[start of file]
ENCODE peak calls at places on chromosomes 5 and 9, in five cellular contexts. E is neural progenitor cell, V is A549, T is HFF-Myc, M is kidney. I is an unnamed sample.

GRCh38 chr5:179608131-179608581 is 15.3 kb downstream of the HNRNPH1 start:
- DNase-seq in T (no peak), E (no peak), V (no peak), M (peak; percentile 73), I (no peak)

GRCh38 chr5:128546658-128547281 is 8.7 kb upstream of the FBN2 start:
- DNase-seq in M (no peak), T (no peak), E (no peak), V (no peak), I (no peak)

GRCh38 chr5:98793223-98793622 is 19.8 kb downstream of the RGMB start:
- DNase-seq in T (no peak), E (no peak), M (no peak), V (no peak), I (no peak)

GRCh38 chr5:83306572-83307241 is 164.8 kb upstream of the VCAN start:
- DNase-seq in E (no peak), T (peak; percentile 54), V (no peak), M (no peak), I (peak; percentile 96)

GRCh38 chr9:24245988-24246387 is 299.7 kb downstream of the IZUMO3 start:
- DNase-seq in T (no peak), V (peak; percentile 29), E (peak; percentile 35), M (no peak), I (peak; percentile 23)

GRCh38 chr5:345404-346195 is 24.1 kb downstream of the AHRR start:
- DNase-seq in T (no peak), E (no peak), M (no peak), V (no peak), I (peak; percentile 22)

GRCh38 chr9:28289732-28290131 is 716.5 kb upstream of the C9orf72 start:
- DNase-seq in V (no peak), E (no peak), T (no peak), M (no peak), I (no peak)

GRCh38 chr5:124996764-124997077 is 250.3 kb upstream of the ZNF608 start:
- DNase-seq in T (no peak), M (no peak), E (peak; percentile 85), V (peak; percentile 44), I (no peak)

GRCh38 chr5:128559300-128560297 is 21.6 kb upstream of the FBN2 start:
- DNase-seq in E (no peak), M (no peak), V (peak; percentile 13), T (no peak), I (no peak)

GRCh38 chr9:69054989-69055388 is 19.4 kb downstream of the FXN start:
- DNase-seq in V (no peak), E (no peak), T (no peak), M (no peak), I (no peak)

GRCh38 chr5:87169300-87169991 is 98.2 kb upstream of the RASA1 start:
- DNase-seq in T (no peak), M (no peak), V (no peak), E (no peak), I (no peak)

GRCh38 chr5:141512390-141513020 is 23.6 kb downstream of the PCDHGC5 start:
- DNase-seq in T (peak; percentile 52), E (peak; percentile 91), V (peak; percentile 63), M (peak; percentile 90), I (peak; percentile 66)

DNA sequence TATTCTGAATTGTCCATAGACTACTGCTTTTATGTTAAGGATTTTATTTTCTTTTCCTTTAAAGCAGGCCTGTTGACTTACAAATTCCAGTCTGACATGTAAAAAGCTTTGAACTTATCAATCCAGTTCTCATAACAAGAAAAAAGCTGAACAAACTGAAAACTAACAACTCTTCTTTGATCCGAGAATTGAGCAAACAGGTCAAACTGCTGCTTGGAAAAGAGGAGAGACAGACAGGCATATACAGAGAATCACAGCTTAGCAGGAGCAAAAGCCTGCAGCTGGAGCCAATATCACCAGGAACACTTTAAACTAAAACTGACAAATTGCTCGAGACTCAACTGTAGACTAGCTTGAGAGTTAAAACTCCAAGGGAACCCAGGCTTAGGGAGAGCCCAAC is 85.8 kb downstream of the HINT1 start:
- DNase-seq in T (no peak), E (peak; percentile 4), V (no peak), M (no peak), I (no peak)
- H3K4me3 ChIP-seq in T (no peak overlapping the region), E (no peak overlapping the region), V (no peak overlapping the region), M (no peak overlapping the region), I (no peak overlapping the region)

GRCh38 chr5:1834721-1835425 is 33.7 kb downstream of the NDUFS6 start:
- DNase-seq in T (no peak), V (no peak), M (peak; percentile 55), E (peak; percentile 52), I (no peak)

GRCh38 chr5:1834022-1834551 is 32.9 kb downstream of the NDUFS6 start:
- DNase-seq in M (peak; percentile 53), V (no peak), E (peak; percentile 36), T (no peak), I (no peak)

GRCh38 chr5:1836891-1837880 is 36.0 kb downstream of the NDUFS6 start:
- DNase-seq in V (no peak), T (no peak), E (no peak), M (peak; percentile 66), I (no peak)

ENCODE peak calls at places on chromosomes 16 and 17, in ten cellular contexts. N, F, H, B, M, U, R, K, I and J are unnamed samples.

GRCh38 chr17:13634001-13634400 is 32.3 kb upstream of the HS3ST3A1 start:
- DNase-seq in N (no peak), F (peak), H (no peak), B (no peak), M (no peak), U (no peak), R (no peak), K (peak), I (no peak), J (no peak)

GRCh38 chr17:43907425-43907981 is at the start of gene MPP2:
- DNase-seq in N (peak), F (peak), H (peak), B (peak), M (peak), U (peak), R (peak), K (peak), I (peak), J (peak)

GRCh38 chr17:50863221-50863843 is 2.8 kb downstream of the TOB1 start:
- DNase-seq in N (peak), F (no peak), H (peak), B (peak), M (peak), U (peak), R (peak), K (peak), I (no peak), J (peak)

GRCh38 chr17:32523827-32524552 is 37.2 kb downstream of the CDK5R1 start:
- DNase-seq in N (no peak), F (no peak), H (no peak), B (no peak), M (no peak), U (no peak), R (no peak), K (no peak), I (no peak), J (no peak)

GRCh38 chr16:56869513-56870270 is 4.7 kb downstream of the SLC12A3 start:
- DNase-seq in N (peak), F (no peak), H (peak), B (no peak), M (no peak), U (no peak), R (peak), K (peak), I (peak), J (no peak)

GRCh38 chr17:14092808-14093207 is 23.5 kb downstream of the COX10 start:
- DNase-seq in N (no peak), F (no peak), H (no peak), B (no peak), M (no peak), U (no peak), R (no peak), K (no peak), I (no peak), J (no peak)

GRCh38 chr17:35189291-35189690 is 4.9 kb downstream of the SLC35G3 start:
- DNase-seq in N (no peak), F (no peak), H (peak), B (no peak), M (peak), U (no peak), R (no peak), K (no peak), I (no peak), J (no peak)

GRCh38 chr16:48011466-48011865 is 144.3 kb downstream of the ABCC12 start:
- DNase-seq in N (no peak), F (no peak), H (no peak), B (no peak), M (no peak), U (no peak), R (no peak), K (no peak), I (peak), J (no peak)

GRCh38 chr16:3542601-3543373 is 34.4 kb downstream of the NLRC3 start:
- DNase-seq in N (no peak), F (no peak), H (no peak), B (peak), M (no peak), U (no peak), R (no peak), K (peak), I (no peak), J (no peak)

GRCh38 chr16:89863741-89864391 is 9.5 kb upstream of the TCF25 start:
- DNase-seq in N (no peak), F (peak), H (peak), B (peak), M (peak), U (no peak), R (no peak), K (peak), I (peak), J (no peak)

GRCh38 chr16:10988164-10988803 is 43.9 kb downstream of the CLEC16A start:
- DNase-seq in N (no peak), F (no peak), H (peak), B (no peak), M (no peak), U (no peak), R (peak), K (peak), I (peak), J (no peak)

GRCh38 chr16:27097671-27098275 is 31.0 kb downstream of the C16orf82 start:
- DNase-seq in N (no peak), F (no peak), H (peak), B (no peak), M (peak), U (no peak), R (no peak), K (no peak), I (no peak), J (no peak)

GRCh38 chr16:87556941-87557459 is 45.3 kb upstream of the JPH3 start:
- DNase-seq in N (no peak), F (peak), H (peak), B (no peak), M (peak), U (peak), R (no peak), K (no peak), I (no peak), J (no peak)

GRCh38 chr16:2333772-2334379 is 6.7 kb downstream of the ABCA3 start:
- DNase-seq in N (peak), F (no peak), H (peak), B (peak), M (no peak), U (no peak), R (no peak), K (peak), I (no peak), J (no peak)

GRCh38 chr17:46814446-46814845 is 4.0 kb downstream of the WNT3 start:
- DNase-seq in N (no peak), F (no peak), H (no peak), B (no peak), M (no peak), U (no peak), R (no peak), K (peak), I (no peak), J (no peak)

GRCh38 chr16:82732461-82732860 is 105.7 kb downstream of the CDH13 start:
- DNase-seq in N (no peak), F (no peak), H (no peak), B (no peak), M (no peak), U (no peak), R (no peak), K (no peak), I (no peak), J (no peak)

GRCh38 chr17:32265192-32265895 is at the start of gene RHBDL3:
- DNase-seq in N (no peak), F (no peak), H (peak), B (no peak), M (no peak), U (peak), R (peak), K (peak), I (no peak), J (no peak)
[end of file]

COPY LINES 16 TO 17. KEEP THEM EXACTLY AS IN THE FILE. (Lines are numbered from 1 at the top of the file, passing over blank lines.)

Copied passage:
GRCh38 chr5:124996764-124997077 is 250.3 kb upstream of the ZNF608 start:
- DNase-seq in T (no peak), M (no peak), E (peak; percentile 85), V (peak; percentile 44), I (no peak)